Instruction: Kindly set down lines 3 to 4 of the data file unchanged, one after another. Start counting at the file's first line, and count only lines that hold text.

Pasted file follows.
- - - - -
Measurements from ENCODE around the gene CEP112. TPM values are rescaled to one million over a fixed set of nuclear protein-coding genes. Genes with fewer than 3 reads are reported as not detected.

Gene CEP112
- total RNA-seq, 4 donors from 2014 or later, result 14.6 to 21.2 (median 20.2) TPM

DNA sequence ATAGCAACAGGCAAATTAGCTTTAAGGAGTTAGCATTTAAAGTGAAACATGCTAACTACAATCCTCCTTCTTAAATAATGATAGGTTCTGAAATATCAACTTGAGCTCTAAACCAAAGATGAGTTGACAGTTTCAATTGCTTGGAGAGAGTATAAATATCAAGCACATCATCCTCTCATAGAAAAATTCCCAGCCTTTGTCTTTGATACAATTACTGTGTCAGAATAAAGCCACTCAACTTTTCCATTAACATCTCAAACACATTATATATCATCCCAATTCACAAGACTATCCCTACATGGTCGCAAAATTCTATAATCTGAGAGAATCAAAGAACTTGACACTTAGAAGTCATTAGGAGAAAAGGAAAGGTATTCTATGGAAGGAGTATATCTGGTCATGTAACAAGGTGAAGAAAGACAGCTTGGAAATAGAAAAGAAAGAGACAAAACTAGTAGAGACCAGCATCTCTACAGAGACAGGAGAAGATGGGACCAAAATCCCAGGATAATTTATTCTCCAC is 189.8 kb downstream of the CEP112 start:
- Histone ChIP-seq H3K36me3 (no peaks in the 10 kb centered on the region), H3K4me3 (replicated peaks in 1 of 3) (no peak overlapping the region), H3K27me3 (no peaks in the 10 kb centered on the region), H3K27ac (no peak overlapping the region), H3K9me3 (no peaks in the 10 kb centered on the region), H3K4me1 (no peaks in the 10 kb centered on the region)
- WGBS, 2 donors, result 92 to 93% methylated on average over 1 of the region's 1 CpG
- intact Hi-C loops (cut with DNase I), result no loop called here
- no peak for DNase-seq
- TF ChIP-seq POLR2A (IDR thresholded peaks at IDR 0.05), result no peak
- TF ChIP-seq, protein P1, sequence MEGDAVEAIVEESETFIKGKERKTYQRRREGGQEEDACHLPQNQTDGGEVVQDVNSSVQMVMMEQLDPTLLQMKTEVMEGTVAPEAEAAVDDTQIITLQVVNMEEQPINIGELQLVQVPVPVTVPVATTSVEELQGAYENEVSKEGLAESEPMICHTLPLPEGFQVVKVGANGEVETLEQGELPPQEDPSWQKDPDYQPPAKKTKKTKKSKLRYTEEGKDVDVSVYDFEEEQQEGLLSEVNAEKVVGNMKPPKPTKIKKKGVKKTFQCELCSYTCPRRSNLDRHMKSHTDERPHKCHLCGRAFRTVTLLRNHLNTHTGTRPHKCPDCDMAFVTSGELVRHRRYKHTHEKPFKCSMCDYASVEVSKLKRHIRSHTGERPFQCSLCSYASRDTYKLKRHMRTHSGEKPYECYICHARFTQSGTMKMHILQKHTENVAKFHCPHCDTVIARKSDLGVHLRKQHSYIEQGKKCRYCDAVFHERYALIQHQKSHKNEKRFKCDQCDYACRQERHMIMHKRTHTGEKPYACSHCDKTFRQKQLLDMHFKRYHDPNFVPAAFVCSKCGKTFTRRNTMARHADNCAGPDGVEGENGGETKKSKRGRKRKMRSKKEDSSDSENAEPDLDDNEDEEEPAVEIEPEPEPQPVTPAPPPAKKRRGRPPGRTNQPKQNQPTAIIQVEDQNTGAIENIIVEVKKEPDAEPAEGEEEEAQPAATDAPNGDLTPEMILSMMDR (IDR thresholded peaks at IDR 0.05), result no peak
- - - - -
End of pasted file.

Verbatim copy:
- total RNA-seq, 4 donors from 2014 or later, result 14.6 to 21.2 (median 20.2) TPM

DNA sequence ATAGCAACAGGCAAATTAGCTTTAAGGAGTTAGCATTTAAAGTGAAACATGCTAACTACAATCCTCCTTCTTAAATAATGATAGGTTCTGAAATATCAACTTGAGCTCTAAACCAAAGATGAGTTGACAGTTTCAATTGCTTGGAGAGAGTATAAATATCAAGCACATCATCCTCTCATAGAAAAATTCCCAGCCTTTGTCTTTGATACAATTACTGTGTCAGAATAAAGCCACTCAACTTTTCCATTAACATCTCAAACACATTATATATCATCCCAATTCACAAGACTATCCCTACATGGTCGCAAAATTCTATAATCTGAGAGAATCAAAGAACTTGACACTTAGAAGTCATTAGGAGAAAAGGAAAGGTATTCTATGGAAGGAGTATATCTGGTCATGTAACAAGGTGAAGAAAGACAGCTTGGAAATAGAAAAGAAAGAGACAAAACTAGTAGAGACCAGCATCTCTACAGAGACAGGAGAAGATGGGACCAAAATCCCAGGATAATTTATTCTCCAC is 189.8 kb downstream of the CEP112 start: